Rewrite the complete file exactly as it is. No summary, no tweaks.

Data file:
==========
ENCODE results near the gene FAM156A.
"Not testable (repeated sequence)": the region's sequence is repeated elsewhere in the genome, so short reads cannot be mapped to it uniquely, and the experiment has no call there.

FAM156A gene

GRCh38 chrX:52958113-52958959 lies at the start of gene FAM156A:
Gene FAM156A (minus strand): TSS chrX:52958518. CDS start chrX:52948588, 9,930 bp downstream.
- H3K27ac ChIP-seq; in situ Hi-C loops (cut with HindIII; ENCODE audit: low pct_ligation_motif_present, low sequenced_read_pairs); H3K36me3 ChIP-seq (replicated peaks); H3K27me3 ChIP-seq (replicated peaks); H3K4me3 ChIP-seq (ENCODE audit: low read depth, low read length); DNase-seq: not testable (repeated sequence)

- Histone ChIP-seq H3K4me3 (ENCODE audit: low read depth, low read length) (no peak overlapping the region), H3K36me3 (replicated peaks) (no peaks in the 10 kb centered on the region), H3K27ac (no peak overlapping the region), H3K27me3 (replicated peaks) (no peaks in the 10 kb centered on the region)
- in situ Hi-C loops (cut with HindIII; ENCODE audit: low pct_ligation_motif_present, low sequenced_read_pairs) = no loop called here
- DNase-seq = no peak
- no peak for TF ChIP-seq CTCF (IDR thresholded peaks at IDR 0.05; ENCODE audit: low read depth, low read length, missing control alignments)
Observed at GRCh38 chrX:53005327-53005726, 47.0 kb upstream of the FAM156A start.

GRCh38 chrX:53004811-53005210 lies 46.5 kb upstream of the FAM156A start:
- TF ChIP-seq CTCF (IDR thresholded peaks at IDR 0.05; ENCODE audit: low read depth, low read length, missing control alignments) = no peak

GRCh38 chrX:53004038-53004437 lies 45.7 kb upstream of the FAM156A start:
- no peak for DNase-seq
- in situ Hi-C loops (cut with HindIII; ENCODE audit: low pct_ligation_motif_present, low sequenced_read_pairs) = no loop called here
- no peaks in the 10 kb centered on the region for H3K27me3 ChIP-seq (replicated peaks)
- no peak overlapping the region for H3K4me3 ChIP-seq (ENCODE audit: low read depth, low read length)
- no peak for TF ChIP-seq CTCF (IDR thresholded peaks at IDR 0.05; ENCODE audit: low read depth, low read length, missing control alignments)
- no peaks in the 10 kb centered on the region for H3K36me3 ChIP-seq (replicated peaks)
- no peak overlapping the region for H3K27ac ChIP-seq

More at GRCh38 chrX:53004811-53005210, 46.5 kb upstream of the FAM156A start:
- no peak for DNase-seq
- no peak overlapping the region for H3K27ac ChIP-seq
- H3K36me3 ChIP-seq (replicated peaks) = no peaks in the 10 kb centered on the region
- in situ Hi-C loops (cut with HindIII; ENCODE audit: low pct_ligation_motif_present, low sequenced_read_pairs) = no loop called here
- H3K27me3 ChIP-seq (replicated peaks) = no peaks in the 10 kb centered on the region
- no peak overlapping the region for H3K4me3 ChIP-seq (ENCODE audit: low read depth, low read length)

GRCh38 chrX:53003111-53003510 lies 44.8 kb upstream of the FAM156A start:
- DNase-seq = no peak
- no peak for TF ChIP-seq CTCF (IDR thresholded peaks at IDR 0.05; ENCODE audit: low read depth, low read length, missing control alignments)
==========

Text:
ENCODE results near the gene FAM156A.
"Not testable (repeated sequence)": the region's sequence is repeated elsewhere in the genome, so short reads cannot be mapped to it uniquely, and the experiment has no call there.

FAM156A gene

GRCh38 chrX:52958113-52958959 lies at the start of gene FAM156A:
Gene FAM156A (minus strand): TSS chrX:52958518. CDS start chrX:52948588, 9,930 bp downstream.
- H3K27ac ChIP-seq; in situ Hi-C loops (cut with HindIII; ENCODE audit: low pct_ligation_motif_present, low sequenced_read_pairs); H3K36me3 ChIP-seq (replicated peaks); H3K27me3 ChIP-seq (replicated peaks); H3K4me3 ChIP-seq (ENCODE audit: low read depth, low read length); DNase-seq: not testable (repeated sequence)

- Histone ChIP-seq H3K4me3 (ENCODE audit: low read depth, low read length) (no peak overlapping the region), H3K36me3 (replicated peaks) (no peaks in the 10 kb centered on the region), H3K27ac (no peak overlapping the region), H3K27me3 (replicated peaks) (no peaks in the 10 kb centered on the region)
- in situ Hi-C loops (cut with HindIII; ENCODE audit: low pct_ligation_motif_present, low sequenced_read_pairs) = no loop called here
- DNase-seq = no peak
- no peak for TF ChIP-seq CTCF (IDR thresholded peaks at IDR 0.05; ENCODE audit: low read depth, low read length, missing control alignments)
Observed at GRCh38 chrX:53005327-53005726, 47.0 kb upstream of the FAM156A start.

GRCh38 chrX:53004811-53005210 lies 46.5 kb upstream of the FAM156A start:
- TF ChIP-seq CTCF (IDR thresholded peaks at IDR 0.05; ENCODE audit: low read depth, low read length, missing control alignments) = no peak

GRCh38 chrX:53004038-53004437 lies 45.7 kb upstream of the FAM156A start:
- no peak for DNase-seq
- in situ Hi-C loops (cut with HindIII; ENCODE audit: low pct_ligation_motif_present, low sequenced_read_pairs) = no loop called here
- no peaks in the 10 kb centered on the region for H3K27me3 ChIP-seq (replicated peaks)
- no peak overlapping the region for H3K4me3 ChIP-seq (ENCODE audit: low read depth, low read length)
- no peak for TF ChIP-seq CTCF (IDR thresholded peaks at IDR 0.05; ENCODE audit: low read depth, low read length, missing control alignments)
- no peaks in the 10 kb centered on the region for H3K36me3 ChIP-seq (replicated peaks)
- no peak overlapping the region for H3K27ac ChIP-seq

More at GRCh38 chrX:53004811-53005210, 46.5 kb upstream of the FAM156A start:
- no peak for DNase-seq
- no peak overlapping the region for H3K27ac ChIP-seq
- H3K36me3 ChIP-seq (replicated peaks) = no peaks in the 10 kb centered on the region
- in situ Hi-C loops (cut with HindIII; ENCODE audit: low pct_ligation_motif_present, low sequenced_read_pairs) = no loop called here
- H3K27me3 ChIP-seq (replicated peaks) = no peaks in the 10 kb centered on the region
- no peak overlapping the region for H3K4me3 ChIP-seq (ENCODE audit: low read depth, low read length)

GRCh38 chrX:53003111-53003510 lies 44.8 kb upstream of the FAM156A start:
- DNase-seq = no peak
- no peak for TF ChIP-seq CTCF (IDR thresholded peaks at IDR 0.05; ENCODE audit: low read depth, low read length, missing control alignments)